CS4472 Readings and Questions for Fall 2015

Note: quizzes 3 and 4 will be cummulative, so some of the first and second quarter material will be appearing on them.
  1. For Tuesday 20 Oct 2015 (the day of quiz 2), read the following paper Test strategies in distributed software development environments, Anuradha Mathrani and Sanjay Mathrani, Computers in Industry, Volume 64, Issue 1, January 2013, Pages 1-9 and answer the following questions:
    1. One of the concerns of this paper is the management of various risks and how they impact testing. One that they are concerned about is the exposure of confidential patient information. What is another example of a risk that they think impacts testing? Indicate the relevant paragraphs in the paper for the claim that this example is a risk that they think impacts testing.
    2. How does the beta testing approach presented in this paper relate to the lab testing and remote evaluation testing approaches of the web application's paper that was read for last Thursday? Indicate the relevant paragraphs in these papers that support your answer.
    3. Section 2 is entitled `Importance of a test strategy'. This sentiment is echoed in the lead sentence of the last paragraph of Section 4 as well. In what way do the case studies presented support this view. Indicate the relevant paragraphs or sentences of the case studies as appropriate.
  2. For Thursday, 22 Oct 2015, read Towards describing black-box testing methods as atomic rules, Murnane, T., Hall, R., Reed, K., Computer Software and Applications Conference, 2005. COMPSAC 2005. 29th Annual International (Volume:1 ), 26-28 July 2005, Page(s): 437 - 442 Vol. 2. and answer the following reaction questions:
    1. Let us go back to the marking program specification updated specification notes from quiz question 3. Let us envision a smaller specification called `simple marking task' that doesn't have reaction paper marks or project marks to deal with. What would be the equivalent of Figure 1 from the paper for the `simple marking task' specification?
    2. Say I want to generate the following test case for the `simple marking task':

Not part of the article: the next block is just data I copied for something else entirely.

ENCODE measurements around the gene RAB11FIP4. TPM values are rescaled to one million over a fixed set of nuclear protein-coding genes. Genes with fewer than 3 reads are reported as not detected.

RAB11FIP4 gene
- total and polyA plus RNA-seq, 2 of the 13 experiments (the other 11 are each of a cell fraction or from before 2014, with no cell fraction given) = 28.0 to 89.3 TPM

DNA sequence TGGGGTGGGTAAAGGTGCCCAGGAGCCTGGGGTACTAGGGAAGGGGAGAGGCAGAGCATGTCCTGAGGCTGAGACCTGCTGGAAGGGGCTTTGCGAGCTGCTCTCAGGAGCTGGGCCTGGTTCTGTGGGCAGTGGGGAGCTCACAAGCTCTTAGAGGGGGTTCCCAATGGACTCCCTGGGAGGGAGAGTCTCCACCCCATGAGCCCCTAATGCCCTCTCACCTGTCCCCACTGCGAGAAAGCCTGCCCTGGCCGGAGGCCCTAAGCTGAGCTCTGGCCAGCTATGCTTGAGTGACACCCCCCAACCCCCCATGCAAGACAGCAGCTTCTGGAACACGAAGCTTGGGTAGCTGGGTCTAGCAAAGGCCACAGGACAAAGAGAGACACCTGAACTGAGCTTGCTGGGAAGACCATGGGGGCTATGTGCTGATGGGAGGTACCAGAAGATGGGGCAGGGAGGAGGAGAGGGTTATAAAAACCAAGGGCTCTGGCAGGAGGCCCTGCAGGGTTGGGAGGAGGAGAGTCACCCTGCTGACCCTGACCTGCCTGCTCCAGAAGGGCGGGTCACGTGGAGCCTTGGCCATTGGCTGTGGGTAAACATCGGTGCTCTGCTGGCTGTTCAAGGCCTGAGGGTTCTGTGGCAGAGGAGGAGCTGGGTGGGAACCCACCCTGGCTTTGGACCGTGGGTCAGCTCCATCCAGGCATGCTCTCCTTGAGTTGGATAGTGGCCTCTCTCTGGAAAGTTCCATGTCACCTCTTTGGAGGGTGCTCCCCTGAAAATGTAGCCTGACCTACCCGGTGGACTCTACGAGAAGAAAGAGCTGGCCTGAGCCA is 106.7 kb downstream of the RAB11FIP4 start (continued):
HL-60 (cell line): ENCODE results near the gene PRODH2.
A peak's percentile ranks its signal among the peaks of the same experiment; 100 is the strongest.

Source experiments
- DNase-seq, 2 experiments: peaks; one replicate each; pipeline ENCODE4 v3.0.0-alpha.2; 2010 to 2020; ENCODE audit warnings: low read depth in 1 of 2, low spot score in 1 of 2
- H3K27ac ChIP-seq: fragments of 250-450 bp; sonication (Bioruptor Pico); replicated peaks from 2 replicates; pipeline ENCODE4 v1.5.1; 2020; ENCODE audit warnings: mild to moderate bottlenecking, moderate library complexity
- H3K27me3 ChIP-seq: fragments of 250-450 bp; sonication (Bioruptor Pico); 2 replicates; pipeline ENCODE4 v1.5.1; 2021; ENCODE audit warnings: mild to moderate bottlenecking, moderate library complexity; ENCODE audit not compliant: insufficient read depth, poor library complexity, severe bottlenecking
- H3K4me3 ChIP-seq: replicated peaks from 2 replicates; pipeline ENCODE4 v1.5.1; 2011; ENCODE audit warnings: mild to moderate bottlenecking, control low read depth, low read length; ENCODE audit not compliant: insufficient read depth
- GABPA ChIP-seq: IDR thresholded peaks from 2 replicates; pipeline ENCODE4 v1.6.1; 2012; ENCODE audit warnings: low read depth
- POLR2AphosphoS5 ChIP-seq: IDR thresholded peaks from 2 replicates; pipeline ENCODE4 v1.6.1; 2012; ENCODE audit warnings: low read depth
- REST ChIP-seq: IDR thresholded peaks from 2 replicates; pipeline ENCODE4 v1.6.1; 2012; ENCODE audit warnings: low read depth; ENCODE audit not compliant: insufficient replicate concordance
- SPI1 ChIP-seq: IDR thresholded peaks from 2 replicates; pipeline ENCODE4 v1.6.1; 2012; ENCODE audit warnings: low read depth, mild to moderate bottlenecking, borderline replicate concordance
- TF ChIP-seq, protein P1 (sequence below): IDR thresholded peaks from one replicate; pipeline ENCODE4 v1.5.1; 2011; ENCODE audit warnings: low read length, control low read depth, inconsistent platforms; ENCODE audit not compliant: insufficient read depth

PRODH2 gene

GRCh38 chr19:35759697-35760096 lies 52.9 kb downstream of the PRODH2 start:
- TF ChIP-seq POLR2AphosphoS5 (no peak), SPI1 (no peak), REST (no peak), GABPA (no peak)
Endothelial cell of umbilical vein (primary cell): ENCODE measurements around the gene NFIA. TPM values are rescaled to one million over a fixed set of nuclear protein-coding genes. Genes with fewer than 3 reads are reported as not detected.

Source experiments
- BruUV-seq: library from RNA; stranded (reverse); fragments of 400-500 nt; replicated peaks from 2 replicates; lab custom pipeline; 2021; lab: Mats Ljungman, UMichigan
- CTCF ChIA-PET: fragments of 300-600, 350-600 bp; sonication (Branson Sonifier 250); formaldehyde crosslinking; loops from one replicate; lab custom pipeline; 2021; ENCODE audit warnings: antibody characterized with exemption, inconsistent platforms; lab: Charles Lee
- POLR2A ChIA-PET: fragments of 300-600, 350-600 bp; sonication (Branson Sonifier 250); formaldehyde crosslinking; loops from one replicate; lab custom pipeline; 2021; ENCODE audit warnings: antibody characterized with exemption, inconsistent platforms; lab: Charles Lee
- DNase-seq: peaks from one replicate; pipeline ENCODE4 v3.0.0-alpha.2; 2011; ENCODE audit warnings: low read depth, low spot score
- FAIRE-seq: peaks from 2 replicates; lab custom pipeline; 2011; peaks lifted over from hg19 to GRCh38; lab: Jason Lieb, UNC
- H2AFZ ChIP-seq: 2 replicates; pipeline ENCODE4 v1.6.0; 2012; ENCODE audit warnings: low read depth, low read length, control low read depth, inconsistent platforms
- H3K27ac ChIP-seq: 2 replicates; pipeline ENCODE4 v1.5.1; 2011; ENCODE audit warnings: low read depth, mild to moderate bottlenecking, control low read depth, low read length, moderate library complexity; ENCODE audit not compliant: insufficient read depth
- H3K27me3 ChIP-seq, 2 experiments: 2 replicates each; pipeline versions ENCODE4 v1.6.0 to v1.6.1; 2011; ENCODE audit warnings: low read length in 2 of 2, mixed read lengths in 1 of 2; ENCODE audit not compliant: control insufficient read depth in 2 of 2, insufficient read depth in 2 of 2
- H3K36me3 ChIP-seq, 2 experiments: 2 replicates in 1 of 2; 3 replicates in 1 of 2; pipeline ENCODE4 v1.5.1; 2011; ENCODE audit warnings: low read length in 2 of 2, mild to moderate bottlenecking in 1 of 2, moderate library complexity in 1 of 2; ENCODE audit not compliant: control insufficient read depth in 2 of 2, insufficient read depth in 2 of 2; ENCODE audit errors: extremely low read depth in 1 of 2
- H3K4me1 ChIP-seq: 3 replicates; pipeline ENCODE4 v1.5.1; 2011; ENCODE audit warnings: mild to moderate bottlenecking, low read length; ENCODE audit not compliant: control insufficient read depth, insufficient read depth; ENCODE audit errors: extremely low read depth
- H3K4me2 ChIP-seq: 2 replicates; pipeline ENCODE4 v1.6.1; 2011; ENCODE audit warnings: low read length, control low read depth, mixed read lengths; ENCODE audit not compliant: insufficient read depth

Q1: 33
      Q2: FINAL
      CurrentParticipation: 130
      Q3: 23
      Q4: 39
      FINAL: 98
      Explain how this test case could be generated by a series of application of the various rules listed in the paper to your simple marking task validation specification.
    3. This paper presents a framework of rule types. Does combinatorial testing fit into this framework?
      • a) If so, what rule type would three-way combinatorial testing be?
      • b) If not, what would need to be changed to accomodate it?
  3. For Tuesday 27 Oct 2015 Mobile Application Testing: A Tutorial, Jerry Gao, Xiaoying Bai, Wei-Tek Tsai, and Tadahiro Uehara, Computer (IEEE), Issue No.02 - Feb. (2014 vol.47), pp: 46-55.
    1. This paper (MAT) discusses testing mobile native apps and mobile web apps. In the paper `Towards an automatic evaluation of Web applications' (TAAEOWA), there was also a discussion of testing web apps in general. What in MAT comes closest to the discussion in TAAEOWA of lab testing versus remote testing? What were the differences between what MAT and TAAEOWA are saying on this topic? Indicate paragraph and/or sentences relevant to the points you raise.
    2. In order to have a complete answer to the previous question, what are all the different pieces you need to present? For the previous question did you make each of these pieces clearly identifiable so that I can tell if you included them? If not, please do so.
    3. On page 48 of MAT, 8 types of testing activities are listed. Which one or ones cover the kind of testing done in TAAEOWA? Why do you think this?
    4. In Figure 2 of MAT, why is scalability listed as an issue for Mobile Web System Testing but not for Mobile App QoS Testing (although the other four items are common to both)? Or do you believe this is a mistake on the author's part?
  4. For Thursday, 29 Oct 2015, enjoy Fall Study Break.
  5. For Tuesday, 3 Nov 2015, read Tailoring of black-box testing methods, Murnane, T., Reed, K., Hall, R., Software Engineering Conference, 2006. Australian, 18-21 April 2006, Page(s): 8 pp. - 299. and answer the following reaction questions:
    1. Syntax testing is mentioned frequently in the paper, but not actually defined. Apparently the idea originates in `Beizer B. (1990) Software Testing Techniques, Second Edition, ISBN 0-442-20672-0.' We have this book in Taylor Library (TAY stack QA76.76.T48B45 1990 -- according to Google Scholar is cited by 3,597 articles of which 96 contain the phrase `syntax testing'), but a nice overview of it can be found in Section 2.1 of Vulnerability Analysis of Software through Syntax Testing by Rauli Kaksonen (2000). At the end of the second paragraph in the second column of the first page of the Murnane article, the author says: ``An example of varying terminology can be seen ... ; in Syntax Testing (ST) [10] they are implicitly created. What has been implicitly created? Give an example based on the Foreign Currency field discussion in Section 5.